[Ed. Note: Composer James Tenney died on August 24, 2006, after a relapse with lung cancer. He was 72.]
Everyone has someone in their lives who they imagine will live forever. For me, James Tenney was one of those people.
I discovered Jim’s music while doing research on Ruth Crawford Seeger. He dedicated his Diaphonic Toccata for violin and piano to the memory of her. Since then I began to collect everything available: scores, recordings, writings, interviews.
Never had I encountered a composer as stylistically diverse. Who could have imagined that the same person who wrote Forms 1-4 for variable orchestra and the mixed ensemble piece For Piano and… also created the tape piece For Ann (rising) and the Postal Pieces, such as Koan and Swell Piece? That he could combine serial procedures with minimalism to construct his Chromatic Canon for two pianos, and furthermore compose work that spans the spectrum from the electronic music classic Collage No.1 (Blue Suede) and the microtonal Bridges for two pianos, to a set of Ragtimes—all in one body of work? Jim’s performance of the piano rags made apparent his extensive interest in American music and his profound understanding of the instrument. He mended the differences between musical worlds and bridged the gaps between extremes.
2005 was a great year for James Tenney in New York. The Museum of Modern Art brought him to the city to perform John Cage’s Sonatas and Interludes to a screening of Stan Brakhage’s In Between. Tenney and Brakhage were friends during their teenage years in Colorado and at one point roommates in lower Manhattan. He wrote the original score to Brakhage’s first film Interim, which was also featured that same evening at MoMA (I was honored to be the pianist).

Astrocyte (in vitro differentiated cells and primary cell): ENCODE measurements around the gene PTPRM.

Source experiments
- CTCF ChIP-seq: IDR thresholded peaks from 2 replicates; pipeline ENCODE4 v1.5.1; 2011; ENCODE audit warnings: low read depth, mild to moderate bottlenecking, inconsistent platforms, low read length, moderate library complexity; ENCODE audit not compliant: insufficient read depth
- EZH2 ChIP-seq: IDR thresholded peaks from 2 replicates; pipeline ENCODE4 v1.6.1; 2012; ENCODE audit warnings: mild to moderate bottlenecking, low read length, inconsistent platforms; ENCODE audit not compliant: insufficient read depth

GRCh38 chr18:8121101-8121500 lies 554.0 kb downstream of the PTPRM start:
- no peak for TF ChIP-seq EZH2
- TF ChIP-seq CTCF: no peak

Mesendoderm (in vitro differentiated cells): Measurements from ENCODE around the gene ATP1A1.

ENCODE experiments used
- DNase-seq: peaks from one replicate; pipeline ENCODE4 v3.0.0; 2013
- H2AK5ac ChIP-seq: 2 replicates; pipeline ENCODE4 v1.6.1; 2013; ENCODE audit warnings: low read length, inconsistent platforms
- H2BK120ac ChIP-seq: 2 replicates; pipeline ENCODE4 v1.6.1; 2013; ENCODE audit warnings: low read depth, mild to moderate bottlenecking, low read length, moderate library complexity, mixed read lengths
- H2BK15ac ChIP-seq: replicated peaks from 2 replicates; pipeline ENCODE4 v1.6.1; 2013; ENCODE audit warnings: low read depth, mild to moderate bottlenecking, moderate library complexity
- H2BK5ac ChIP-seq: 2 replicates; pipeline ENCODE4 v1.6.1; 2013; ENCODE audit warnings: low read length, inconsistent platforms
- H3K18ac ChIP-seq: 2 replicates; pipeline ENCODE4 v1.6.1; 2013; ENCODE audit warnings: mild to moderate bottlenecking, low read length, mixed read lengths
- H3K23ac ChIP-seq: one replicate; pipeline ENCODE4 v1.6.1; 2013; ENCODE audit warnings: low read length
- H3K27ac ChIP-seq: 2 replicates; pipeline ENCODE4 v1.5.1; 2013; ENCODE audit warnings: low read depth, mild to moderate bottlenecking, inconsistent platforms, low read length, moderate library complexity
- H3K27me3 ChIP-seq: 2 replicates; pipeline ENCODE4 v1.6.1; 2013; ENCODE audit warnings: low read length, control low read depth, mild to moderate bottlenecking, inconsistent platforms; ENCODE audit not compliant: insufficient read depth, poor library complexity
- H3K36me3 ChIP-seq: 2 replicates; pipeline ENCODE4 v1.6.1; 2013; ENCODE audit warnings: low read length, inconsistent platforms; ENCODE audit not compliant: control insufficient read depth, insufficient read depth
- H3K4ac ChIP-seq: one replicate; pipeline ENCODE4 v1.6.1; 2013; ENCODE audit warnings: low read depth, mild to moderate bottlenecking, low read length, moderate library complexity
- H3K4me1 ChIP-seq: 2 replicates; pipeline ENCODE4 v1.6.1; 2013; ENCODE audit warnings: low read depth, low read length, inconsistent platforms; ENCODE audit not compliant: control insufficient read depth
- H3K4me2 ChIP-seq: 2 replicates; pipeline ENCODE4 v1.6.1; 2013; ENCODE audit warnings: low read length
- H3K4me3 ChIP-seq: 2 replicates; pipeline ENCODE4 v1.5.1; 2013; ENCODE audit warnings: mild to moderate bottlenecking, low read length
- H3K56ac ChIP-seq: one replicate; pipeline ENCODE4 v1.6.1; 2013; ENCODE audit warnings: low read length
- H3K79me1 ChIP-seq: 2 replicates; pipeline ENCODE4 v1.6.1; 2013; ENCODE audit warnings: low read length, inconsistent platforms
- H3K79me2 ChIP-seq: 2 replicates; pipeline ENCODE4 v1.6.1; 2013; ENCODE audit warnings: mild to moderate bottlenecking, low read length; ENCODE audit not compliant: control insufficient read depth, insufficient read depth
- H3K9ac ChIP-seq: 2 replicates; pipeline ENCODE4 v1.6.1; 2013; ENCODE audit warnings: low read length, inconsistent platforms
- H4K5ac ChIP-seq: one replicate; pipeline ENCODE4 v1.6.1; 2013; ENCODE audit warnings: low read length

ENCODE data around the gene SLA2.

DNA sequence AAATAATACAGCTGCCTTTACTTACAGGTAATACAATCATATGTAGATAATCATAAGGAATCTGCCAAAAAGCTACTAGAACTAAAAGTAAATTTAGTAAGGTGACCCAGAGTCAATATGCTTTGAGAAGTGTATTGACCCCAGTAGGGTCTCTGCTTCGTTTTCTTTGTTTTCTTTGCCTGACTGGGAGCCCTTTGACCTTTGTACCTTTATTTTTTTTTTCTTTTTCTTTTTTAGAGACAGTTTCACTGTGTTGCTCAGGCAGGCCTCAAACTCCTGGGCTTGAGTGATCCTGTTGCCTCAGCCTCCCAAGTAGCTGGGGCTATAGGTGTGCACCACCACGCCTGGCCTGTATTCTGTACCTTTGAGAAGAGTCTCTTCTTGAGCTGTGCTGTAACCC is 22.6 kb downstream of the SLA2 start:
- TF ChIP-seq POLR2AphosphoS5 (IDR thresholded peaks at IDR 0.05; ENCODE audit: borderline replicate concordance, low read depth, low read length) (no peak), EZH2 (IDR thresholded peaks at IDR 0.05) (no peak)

Later that summer, a wonderful festival to celebrate his 70th birthday—a project that took two years to realize—was finally brought to fruition in New York. The festivities opened with a concert of his chamber works at Issue Project Room—the tam-tam rendition of Having Never Written a Note for Percussion resounded through the streets of East Village. A few days later the Whitney Museum hosted a concert highlighted by his Forms 1-4. Players were distributed into four groups around the glass atrium of the Whitney Museum at Altria, and audience members were invited to move freely during the performance in order to experience the music from disparate space. Most amazingly, we had people inside the atrium realigning themselves around the musicians, as they would museum pieces. And pedestrians outside were buzzing around, gazing in through the large glass windows and marveling at what was happening inside.
On his second New York trip, Jim was accompanied by his 10-year-old son, Justin. During his brief stay, I filled his schedule with meetings, interviews, and rehearsals. Never was there a complaint, but only the request that he would have enough time to traverse the city where he once lived with Justin. Musicians anxiously awaited his arrival with questions and Jim answered each, in thorough detail. Some were nervous to approach him, but within a few moments, they felt at ease. He conveyed such power and authority when he spoke, yet at the same time he was timid and concise. There in front of us was this legendary man with so much history and not an ounce of pretense, treating us like equals and bringing so much inspiration to so many in just a few days.
It has been more than a year since Jim last visited New York. When I heard he was not well, I picked up the phone and dialed his number. To my surprise, Jim picked up after two short rings. Although we spoke briefly of his health, he amiably transitioned the conversation to his orchestra piece that was ready for its world premiere with the Bavarian Radio Orchestra in Munich.
Despite his condition, Jim’s voice was filled with joy and energy. He wrote music for each and every moment he lived and celebrated life through everything he wrote. And that celebration will continue through each and every one of us.